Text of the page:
7. While I fully agree with what you’re saying here, every time I hear someone say “you can’t die in the new Prince of Persia” I want to hit them with a large blunt object. You can, and most likely frequently will die. You jump wrong, you plummet, the screen whitens, you just died, or you get smacked down in combat, miss your QTE safety net cue (which is a gimmick worth further discussion on its own really), you die. The hidden death counter used for achievement tracking increments, and any personal goal you have about making a perfect run through the game is ruined. Heck, one result of hitting the idle-chatter button even makes reference to it. “I think I’m getting the hang of this. Jump, fall, die, repeat, jump, fall, die repeat.”

    What we have is an in-game rationalization for why you can keep playing after you die (Elika explicitly has Deus Ex Machina Power), which has been done in quite a few other games, and we have, I believe, the shortest gap between dying and jumping back into the game ever (which should be applauded by every sane person). A lot of people gripe about a lack of challenge from not having to do anything over, which in addition to being kind of a weird complaint is also patently untrue. Dying always backs you up to the last time you were on solid ground, which honestly can be a pretty decent setback in some of the more challenging areas. The combat variation compromises and heals your enemy by a decent chunk on death instead of taking things from the top, but in practice, the only difference is you’re thrown a bone if you screw up just once right before finishing them off.

    On the other hand, between the surprisingly wide window you’re given on those escape-death QTEs in combat, and the fatal-fall white-out effect starting early enough that it doubles as an indicator of where you need a double jump, the case could be made that a level-headed player with moderately decent reflexes and a memorization of the button layout will never die unless they just plain jump/slide/wallrun into certain death trying to get a tricky light seed. That’s more anti-twitch than anti-difficulty though.

  8. I get enough frustration in real life. I don’t need it from videogames. Thank you, Ubisoft Montreal, for valuing my time enough not to waste it arbitrarily.

  9. I hadn’t heard much about this game other than the complaints about the “lack of difficulty,” and now that it’s been explained in a way that actually makes it sound appealing, it’s on my shortlist to play after I’m finished with Fallout 3, Mirror’s Edge and Mother 3. (So, basically, in 2011.) I appreciate games that realize you’ve already bought them and aren’t planning on plugging in a series of quarters just to keep going.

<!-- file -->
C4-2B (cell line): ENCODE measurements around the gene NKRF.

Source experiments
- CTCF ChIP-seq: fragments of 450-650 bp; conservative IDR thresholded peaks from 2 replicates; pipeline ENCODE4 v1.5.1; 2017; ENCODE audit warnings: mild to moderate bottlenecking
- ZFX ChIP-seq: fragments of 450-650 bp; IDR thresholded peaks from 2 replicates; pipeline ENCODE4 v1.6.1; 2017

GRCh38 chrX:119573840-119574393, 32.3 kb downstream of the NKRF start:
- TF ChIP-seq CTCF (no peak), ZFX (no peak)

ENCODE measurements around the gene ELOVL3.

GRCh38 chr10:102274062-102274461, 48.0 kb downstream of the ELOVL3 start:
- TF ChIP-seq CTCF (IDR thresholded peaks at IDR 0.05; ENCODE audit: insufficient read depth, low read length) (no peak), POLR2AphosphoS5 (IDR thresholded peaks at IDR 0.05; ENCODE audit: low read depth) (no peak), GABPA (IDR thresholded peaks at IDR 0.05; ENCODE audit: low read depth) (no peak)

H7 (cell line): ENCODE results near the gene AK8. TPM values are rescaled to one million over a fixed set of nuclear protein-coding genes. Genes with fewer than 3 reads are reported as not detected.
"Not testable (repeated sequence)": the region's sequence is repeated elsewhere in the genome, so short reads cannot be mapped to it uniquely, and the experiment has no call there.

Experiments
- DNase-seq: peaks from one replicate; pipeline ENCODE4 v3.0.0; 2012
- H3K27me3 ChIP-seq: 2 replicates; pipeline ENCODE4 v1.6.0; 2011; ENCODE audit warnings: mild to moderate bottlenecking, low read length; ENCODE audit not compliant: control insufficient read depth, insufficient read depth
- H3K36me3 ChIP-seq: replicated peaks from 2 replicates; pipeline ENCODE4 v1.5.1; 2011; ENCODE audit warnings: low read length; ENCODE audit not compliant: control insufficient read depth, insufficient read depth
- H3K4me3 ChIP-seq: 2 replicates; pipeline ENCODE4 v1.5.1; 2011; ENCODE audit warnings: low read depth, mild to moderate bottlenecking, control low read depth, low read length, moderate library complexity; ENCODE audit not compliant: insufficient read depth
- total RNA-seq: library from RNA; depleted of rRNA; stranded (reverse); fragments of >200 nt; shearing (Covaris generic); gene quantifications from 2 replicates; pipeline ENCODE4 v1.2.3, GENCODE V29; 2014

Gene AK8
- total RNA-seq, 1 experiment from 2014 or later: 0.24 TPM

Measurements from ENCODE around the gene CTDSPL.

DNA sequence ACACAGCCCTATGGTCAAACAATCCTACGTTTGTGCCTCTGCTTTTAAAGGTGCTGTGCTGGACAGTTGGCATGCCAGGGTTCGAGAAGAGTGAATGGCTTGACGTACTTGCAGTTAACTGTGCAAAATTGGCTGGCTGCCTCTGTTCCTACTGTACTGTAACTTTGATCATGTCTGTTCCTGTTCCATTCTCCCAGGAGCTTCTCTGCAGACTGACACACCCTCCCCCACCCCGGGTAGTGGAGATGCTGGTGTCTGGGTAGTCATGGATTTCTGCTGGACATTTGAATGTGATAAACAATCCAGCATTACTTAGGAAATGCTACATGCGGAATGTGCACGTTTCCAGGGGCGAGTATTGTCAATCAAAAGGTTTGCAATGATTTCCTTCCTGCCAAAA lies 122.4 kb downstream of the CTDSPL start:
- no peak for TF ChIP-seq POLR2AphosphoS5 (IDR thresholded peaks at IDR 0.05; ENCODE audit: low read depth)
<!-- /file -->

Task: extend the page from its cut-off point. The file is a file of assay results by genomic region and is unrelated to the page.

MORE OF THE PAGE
10. Yeah, I’m totally with Anthony on this one. Death, shmeth, I just want to keep playing the damn game.

    Of course, I’ve gotten to a point in my life where I’m pretty much entirely divorced from the “satisfaction through difficulty” school of thought. I play adventure games for relaxation and exploration more than adrenaline these days, so when I see reviews bitching about how a game is “too easy” I usually count that as a *positive* point for me. I’m definitely interested in this new PoP, and probably would have bought it already if my Fall queue wasn’t getting out of hand.

  11. I say, leave the death penalties to smaller, score-based games and online multiplayer. I have no problems with limited lives in games like Geometry Wars and Pac-Man when you’re on your last life and desperately trying to survive for another 1,000 or that extra life. Or in a death match in Gears of War, where death means you’re out of the round until everybody else has died. That’s where “lives” still make sense to me. Games like Prince of Persia are more akin to an interactive blockbuster where linear progression is the name of the game.

  12. The lack of death I don’t mind so much; the thing that makes Prince of Persia “too easy” is the little glowy thing that shows you the exact, specific path you’re supposed to take to reach the next goal.

  13. Ubi Montreal did something similar to no death in Far Cry 2. If you planned ahead, a “buddy” will save you from death. Planning ahead meant simply meeting your buddy at a safe house and letting them know to be “Rescue-Ready” the next time you’re about to die.

    They’ll save you from any type of death too, gunshots, explosions, falling from 100 feet up, you name it. They’ll rescue you from certain death then cover you with gunfire while you heal back up and join them in the fight.

    Of course, once they’ve rescued you, they’ll need to be “reactivated” in the fashion I mentioned before.

    I like how Ubi Montreal is dealing with the frustrations and pitfalls of archaic video game design.

  14. Lack of difficulty was your only complaint with Wind Waker? Not, say, the horrible, horrible trial that was moving your damn ship from point a to point b? Man, that was the deal breaker for me.

  15. “The lack of death I don’t mind so much; the thing that makes Prince of Persia “too easy” is the little glowy thing that shows you the exact, specific path you’re supposed to take to reach the next goal.”

    This. My problem is that the platforming sequences feel like they’re on autopilot and that you’re constantly guided to the next place so you don’t really have to figure out how to get atop that high tower. The way they deal with death I’m completely fine with, it just feels like I’m constantly underestimated by the game while platforming.

  16. PoP is the WORST example of overly forgiving gameplay. Prince of Persia on the GC/PS2/Xbox gave the player a few tries to redo a mistake and then punished him for failing. It worked, it was challenging, and the way it was set up, it was never frustrating (the combat is another story). What is the incentive to play a game if everything is stuck on autopilot? Half of the fun of dangling over a pit of spikes is knowing that you can fall in and die. I didn’t mind not dying in Wario because the challenge came elsewhere.

    I still can’t believe that they removed the sands of time mechanic. Blew my mind. PoP is pretty standard without it.

    Also, DQVIII did have an overworld, only it was the natural evolution of the 2-D maps we were used to seeing. All an overworld IS is a hub to connect you to the towns.

  17. I’m surprised no one mentioned Braid. I think Braid has a great anti death mechanic by throwing everything in reverse. Its particularly appreciated since its a puzzle game as well as a platformer. Mirror’s Edge is usually pretty good about it too (with a few exceptional bad respawns).

  18. My point is that the mechanic is a gimmick and doens’t matter what it is. What matters is that you don’t have something extremely frustrating and repetitive and time consuming (whether its active – redoing a level, or passive – Too Human’s valkyries anyone?). How its done is a gimmick different people are trying make and contextualize.